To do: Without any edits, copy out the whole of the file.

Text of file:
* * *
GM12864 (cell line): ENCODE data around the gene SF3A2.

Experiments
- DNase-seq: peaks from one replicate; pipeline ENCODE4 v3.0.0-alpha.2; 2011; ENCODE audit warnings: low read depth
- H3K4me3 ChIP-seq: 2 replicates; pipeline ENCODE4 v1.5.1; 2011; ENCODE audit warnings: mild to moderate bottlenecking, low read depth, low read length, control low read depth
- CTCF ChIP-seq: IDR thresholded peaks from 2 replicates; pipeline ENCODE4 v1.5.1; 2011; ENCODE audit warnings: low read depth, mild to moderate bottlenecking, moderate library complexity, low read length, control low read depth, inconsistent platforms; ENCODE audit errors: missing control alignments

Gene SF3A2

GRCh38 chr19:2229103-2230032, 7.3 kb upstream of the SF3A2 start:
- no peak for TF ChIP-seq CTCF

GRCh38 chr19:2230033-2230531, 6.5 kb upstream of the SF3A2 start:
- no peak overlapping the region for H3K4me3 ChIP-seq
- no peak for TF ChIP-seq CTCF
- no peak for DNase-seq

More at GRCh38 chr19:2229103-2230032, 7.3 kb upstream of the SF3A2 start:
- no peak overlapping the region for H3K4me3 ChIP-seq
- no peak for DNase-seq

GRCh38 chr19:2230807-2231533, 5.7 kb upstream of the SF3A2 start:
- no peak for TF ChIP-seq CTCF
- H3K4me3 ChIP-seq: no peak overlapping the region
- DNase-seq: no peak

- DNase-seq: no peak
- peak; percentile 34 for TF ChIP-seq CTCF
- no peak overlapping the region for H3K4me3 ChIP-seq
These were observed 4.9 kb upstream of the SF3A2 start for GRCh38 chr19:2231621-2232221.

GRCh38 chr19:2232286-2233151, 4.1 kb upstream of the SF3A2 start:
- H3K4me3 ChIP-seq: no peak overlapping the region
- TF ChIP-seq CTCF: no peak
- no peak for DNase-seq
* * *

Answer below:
GM12864 (cell line): ENCODE data around the gene SF3A2.

Experiments
- DNase-seq: peaks from one replicate; pipeline ENCODE4 v3.0.0-alpha.2; 2011; ENCODE audit warnings: low read depth
- H3K4me3 ChIP-seq: 2 replicates; pipeline ENCODE4 v1.5.1; 2011; ENCODE audit warnings: mild to moderate bottlenecking, low read depth, low read length, control low read depth
- CTCF ChIP-seq: IDR thresholded peaks from 2 replicates; pipeline ENCODE4 v1.5.1; 2011; ENCODE audit warnings: low read depth, mild to moderate bottlenecking, moderate library complexity, low read length, control low read depth, inconsistent platforms; ENCODE audit errors: missing control alignments

Gene SF3A2

GRCh38 chr19:2229103-2230032, 7.3 kb upstream of the SF3A2 start:
- no peak for TF ChIP-seq CTCF

GRCh38 chr19:2230033-2230531, 6.5 kb upstream of the SF3A2 start:
- no peak overlapping the region for H3K4me3 ChIP-seq
- no peak for TF ChIP-seq CTCF
- no peak for DNase-seq

More at GRCh38 chr19:2229103-2230032, 7.3 kb upstream of the SF3A2 start:
- no peak overlapping the region for H3K4me3 ChIP-seq
- no peak for DNase-seq

GRCh38 chr19:2230807-2231533, 5.7 kb upstream of the SF3A2 start:
- no peak for TF ChIP-seq CTCF
- H3K4me3 ChIP-seq: no peak overlapping the region
- DNase-seq: no peak

- DNase-seq: no peak
- peak; percentile 34 for TF ChIP-seq CTCF
- no peak overlapping the region for H3K4me3 ChIP-seq
These were observed 4.9 kb upstream of the SF3A2 start for GRCh38 chr19:2231621-2232221.

GRCh38 chr19:2232286-2233151, 4.1 kb upstream of the SF3A2 start:
- H3K4me3 ChIP-seq: no peak overlapping the region
- TF ChIP-seq CTCF: no peak
- no peak for DNase-seq